We started the long walk up to Capitol Hill walking through what I believe is called the National Mall – where many of the Smithsonian Museum buildings are present. Sussed out where a few things were along the way for future visits.
So Capitol Hill is where the US Congress meets and where the Federal Government legislates stuff. I’m calling it stuff because I really am not informed enough to pretend to know what all the important terminology means. This place is actually a neighbourhood of around 35 thousand residents. That I did not know. Biggest neighbourhood in DC too apparently.
We came, we saw, we tooks some photos and by that time we were hungry having not bothered by lunch so decided to do our obligatory Hard Rock cafe visit and have dinner there. Our server was very kind and informed us to get outta dodge early as we could see from the clientele in the restaurant that it was full of teenaged girls and their mums from about the age of 8 upwards all having a feed before heading over to the Verizon centre to see Justin Bieber. Caught in the middle of a Bieber fever concert crowd completely! We escaped to the movies and saw Affleck’s Argo which was excellent. Finished the night off catching up with The Walking Dead and Dexter. All in all a very productive day.
Day 2 and we were heading to the Smithsonian again but this time to the National Gallery of Art. It took us all day to do both the East and West Buildings of this Gallery – and it’s not something I can just encapture here in a neat and tidy couple of paragraphs. It’s a great Art gallery and the Lichtenstein exhibition and Augsburg exhibitions were just fascinating. And all free.
My predisposition to enjoying graphic novels and comics has certainly meant I’m a little biased towards the art of Roy Lichtenstein. It’s clean, colourful, simple yet can be full of action and emotion. I’m definitely a fan and this exhibit was a pretty comprehensive coverage of his life’s work. I was interested in seeing what his other, lesser known projects and experimentation phases looked like.
The Natural History Museum was just as entertaining. It really does blow my mind how everything here is free. It’s like the Utopian Educational Historical environment. If you want you can just come for a casual look over, giving passing glances to the things that catch your eye or you can really take in each exhibit in detail, reading the information and simply teaching yourself about history in all kinds of areas.
We stopped in at a Texas implant called Hill Country and had BBQ for lunch. Deliciously tasty but no Austin’s Franklins BBQ. But definitely hit the spot.
National Air and Space Museum was a great way to spend a number of hours.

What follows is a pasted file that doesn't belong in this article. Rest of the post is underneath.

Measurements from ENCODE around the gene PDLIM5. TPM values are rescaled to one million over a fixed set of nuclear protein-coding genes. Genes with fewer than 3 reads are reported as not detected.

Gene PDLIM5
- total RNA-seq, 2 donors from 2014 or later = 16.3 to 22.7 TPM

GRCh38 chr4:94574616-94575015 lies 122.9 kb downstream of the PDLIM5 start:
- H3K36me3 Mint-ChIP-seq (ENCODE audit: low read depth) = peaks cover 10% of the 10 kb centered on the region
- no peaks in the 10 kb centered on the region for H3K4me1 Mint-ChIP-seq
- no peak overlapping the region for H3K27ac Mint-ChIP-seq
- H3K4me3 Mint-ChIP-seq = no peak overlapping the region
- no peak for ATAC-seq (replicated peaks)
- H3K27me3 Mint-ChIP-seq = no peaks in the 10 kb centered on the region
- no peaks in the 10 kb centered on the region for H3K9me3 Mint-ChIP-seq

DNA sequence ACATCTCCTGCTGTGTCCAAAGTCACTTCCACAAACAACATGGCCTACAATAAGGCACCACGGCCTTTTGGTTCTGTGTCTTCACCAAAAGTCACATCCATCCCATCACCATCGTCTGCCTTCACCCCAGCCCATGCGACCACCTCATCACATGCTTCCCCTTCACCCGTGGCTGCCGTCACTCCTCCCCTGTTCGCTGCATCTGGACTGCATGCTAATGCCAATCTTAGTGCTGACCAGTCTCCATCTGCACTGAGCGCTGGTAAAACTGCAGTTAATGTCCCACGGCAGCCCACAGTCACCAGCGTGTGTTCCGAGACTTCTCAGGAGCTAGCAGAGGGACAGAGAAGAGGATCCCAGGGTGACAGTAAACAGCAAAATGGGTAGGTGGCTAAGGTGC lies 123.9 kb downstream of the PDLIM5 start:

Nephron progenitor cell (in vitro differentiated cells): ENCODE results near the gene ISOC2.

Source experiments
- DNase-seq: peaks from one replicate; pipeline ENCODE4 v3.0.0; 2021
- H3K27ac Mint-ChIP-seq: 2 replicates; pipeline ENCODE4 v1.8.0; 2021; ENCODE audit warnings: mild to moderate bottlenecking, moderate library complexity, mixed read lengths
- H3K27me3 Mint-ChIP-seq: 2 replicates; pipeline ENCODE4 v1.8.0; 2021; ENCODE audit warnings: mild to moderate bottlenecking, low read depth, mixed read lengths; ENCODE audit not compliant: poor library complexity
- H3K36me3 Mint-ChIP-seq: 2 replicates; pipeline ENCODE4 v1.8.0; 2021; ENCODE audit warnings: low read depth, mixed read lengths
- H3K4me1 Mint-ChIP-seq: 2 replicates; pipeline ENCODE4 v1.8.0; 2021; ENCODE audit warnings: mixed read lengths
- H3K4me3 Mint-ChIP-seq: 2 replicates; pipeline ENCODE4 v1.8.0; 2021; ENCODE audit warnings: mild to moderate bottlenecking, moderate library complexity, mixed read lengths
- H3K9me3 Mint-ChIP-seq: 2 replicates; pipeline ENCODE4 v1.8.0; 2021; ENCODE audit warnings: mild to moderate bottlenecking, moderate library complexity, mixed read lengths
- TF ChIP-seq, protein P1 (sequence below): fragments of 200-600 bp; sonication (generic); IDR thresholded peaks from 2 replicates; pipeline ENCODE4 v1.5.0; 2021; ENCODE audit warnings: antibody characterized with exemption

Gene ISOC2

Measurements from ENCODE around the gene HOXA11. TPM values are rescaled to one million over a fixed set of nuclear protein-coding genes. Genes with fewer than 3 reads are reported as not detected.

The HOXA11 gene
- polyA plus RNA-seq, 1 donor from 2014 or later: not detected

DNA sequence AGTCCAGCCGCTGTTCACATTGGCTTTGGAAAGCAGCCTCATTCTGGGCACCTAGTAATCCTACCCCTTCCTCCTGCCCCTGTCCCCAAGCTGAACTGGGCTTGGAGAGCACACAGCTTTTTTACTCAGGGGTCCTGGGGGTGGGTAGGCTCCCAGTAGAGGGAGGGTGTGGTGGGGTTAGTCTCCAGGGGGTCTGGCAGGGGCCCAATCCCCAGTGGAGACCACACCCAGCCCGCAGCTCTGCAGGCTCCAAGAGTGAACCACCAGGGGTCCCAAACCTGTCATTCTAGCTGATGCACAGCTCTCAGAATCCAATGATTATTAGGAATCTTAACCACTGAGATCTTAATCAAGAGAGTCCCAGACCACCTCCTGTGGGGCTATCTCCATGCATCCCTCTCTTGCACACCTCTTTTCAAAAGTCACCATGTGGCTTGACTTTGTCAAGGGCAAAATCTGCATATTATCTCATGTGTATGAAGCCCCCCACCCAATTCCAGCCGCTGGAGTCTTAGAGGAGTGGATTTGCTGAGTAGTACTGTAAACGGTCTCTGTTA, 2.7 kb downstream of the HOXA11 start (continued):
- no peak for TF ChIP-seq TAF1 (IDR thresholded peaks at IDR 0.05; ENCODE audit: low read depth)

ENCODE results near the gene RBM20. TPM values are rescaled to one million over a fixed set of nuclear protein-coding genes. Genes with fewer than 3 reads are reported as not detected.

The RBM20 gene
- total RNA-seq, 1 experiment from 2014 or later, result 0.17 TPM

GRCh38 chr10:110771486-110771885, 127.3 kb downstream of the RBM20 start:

The Hubble!! What a BRILLIANT idea this was…especially once they fixed it 😉
Out in space. Most expensive service on a piece of space craft ever 😉
I don’t think I’ll ever quit wondering if I’ll make it into space one day. If advancements in such travel will progress far enough in my lifetime.
And so we headed home and managed to get caught up in the Election news…surprisingly out on the streets of DC there was very little fanfare – a couple of corners had people encouraging people to go vote and offer bus lifts to those who needed but other than that it was pretty low key. I guess I notice election days more back home because they are always held on Saturdays and so everyone is usually not working, this country always has them on a Tuesday. Strange but no doubt grounded in some sort of motivations way back when it was decided. And so we stayed up and watched the news, followed it on Twitter, watched the reactions online. I’ll be honest and say I was pleased Obama got in…I just felt there were way too many Republicans running for office in this race that had made way too many public errors of judgement when it came to their choice of words. I can see why many people are upset as well. I think it’s very idealistic to assume all is well now that the candidate I would have voted for has won. All the same problems and disappointments are there, there’s still going to be the mud slinging and muck raking, gridlock in congress etc etc. But what it came down to was the thought of which of these two candidates instilled less fear in me for the future of my friends that I’ve made in the US. For me that was Obama. I do know that no matter what, the people I’ve met here have the strength of spirit and the tenacity of will to see them through in spite of their government. And trust me – I wouldn’t move to Australia just based on who is in charge despite that trend on twitter. Come for our lovely beaches and beautiful weather instead.
And that’s it for my political two cents…which you can have in America – it’s five cents in Australia. First post on Washington DC done! And don’t forget to watch Supernatural. It’s a great show I may have mentioned before.